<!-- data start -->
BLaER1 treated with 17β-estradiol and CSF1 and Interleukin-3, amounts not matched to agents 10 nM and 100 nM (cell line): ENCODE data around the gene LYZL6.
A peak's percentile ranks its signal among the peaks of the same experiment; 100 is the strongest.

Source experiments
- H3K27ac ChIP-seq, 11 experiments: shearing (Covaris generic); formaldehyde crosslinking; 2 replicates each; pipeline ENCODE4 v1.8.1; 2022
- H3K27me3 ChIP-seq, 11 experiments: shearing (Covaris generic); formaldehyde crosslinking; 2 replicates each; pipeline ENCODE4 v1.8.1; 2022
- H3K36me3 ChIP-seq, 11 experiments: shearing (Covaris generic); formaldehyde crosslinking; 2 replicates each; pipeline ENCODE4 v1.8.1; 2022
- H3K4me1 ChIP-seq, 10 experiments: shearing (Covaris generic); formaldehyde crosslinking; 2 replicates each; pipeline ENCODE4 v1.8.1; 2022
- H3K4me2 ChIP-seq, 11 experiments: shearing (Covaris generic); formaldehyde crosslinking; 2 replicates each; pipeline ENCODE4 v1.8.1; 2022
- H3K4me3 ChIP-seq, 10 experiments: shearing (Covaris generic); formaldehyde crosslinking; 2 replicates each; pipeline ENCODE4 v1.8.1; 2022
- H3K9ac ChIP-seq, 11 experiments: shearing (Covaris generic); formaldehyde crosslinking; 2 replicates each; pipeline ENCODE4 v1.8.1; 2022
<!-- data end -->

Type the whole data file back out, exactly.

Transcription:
BLaER1 treated with 17β-estradiol and CSF1 and Interleukin-3, amounts not matched to agents 10 nM and 100 nM (cell line): ENCODE data around the gene LYZL6.
A peak's percentile ranks its signal among the peaks of the same experiment; 100 is the strongest.

Source experiments
- H3K27ac ChIP-seq, 11 experiments: shearing (Covaris generic); formaldehyde crosslinking; 2 replicates each; pipeline ENCODE4 v1.8.1; 2022
- H3K27me3 ChIP-seq, 11 experiments: shearing (Covaris generic); formaldehyde crosslinking; 2 replicates each; pipeline ENCODE4 v1.8.1; 2022
- H3K36me3 ChIP-seq, 11 experiments: shearing (Covaris generic); formaldehyde crosslinking; 2 replicates each; pipeline ENCODE4 v1.8.1; 2022
- H3K4me1 ChIP-seq, 10 experiments: shearing (Covaris generic); formaldehyde crosslinking; 2 replicates each; pipeline ENCODE4 v1.8.1; 2022
- H3K4me2 ChIP-seq, 11 experiments: shearing (Covaris generic); formaldehyde crosslinking; 2 replicates each; pipeline ENCODE4 v1.8.1; 2022
- H3K4me3 ChIP-seq, 10 experiments: shearing (Covaris generic); formaldehyde crosslinking; 2 replicates each; pipeline ENCODE4 v1.8.1; 2022
- H3K9ac ChIP-seq, 11 experiments: shearing (Covaris generic); formaldehyde crosslinking; 2 replicates each; pipeline ENCODE4 v1.8.1; 2022